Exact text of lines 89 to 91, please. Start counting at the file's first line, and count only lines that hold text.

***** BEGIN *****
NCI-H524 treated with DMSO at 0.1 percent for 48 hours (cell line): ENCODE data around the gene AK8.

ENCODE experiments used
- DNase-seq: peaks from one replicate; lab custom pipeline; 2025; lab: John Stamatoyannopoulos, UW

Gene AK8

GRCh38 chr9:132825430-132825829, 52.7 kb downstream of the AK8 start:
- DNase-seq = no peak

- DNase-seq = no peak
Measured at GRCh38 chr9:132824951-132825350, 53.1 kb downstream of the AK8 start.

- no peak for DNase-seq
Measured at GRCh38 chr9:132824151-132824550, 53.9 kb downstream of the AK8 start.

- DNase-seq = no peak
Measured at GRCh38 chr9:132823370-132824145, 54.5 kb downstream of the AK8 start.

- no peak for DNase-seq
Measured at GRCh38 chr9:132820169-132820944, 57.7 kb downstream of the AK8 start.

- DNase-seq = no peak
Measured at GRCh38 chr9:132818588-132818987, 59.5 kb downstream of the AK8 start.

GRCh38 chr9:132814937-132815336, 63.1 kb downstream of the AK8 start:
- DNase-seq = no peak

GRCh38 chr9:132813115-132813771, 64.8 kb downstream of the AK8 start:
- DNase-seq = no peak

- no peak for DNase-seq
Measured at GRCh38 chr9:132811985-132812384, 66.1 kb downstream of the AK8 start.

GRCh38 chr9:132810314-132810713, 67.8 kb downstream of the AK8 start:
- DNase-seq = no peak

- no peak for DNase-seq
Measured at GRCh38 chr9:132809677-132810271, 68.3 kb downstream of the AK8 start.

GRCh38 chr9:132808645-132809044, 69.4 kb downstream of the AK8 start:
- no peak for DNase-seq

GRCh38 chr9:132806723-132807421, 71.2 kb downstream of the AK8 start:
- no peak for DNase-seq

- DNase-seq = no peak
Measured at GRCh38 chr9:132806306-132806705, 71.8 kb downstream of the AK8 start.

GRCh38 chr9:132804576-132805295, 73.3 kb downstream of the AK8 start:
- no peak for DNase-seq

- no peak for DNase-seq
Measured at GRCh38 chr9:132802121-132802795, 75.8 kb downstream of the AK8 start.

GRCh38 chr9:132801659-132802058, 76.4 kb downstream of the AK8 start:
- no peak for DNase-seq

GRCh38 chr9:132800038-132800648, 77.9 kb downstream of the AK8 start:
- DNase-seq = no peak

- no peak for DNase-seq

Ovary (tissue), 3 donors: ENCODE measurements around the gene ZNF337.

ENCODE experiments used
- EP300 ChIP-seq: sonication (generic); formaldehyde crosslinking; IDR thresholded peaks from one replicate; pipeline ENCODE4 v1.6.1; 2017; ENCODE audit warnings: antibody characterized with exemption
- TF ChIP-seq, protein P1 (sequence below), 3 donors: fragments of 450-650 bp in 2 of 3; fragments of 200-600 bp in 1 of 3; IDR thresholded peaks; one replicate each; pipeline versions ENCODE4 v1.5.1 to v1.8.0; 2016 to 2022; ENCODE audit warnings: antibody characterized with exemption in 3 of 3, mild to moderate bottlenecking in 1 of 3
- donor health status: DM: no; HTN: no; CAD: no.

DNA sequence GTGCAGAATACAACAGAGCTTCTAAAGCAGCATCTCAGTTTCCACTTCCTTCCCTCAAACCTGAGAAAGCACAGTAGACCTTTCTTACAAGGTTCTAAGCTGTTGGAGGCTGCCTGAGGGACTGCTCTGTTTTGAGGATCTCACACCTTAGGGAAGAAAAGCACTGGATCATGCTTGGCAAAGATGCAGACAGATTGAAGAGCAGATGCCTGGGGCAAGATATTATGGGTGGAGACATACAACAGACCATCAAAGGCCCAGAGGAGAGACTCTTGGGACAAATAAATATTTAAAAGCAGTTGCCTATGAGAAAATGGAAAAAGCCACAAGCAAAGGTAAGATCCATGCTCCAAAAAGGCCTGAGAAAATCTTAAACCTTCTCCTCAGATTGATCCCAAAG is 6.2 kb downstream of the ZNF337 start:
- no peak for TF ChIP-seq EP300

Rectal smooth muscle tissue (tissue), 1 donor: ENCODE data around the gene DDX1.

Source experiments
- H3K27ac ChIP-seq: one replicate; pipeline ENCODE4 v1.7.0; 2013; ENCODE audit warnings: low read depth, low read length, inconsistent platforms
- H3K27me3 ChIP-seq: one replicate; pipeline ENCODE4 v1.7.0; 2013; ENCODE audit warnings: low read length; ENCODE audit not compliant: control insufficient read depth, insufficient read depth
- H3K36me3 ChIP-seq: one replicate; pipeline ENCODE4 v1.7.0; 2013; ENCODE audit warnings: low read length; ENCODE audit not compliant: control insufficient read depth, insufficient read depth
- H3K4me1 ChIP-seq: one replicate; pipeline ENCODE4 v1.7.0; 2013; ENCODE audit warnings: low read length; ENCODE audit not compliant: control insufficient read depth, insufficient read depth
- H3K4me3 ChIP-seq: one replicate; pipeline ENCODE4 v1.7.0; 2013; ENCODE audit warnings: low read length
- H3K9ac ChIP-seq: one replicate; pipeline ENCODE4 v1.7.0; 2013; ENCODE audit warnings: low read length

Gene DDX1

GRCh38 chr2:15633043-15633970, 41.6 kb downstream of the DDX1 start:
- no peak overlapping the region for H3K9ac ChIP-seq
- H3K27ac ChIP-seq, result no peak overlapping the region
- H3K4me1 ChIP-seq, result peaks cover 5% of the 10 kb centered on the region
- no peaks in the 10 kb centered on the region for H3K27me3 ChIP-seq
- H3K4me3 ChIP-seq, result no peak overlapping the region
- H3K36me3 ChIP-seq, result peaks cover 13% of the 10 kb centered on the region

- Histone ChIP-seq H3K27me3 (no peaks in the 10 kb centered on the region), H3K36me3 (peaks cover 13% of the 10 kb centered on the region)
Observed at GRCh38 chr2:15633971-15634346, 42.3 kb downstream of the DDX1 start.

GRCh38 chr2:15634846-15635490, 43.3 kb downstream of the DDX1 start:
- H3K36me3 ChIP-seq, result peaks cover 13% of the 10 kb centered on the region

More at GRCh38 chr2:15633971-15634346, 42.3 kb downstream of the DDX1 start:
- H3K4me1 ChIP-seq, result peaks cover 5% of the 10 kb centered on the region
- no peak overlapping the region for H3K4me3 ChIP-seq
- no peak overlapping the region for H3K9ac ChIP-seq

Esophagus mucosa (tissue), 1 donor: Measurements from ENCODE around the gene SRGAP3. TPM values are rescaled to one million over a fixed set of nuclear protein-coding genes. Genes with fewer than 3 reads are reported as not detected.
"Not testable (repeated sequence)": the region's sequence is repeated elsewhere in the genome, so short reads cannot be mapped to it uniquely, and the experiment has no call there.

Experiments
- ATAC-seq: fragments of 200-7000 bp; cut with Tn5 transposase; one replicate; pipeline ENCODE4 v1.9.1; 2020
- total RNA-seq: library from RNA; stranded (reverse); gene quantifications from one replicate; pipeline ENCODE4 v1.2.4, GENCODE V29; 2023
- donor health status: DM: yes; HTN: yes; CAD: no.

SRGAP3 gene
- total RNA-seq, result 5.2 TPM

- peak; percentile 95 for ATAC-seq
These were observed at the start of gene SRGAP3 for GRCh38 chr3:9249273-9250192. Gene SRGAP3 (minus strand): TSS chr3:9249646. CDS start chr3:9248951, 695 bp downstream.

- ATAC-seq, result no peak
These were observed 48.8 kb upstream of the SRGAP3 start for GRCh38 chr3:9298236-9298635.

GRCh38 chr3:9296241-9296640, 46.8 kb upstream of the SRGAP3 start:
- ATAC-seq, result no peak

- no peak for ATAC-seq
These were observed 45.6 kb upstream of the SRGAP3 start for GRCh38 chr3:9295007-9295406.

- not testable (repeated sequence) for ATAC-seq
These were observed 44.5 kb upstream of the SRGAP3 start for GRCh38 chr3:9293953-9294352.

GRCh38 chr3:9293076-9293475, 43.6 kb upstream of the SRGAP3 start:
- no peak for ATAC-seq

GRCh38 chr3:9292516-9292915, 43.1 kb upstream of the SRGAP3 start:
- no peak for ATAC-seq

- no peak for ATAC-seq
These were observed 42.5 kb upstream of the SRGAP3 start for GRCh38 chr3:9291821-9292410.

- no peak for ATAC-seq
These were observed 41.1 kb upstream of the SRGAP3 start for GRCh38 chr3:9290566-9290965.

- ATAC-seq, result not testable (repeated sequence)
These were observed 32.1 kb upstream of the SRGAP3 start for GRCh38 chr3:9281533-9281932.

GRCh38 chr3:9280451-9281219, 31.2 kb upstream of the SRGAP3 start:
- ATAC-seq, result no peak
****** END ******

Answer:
- not testable (repeated sequence) for ATAC-seq
These were observed 44.5 kb upstream of the SRGAP3 start for GRCh38 chr3:9293953-9294352.

GRCh38 chr3:9293076-9293475, 43.6 kb upstream of the SRGAP3 start: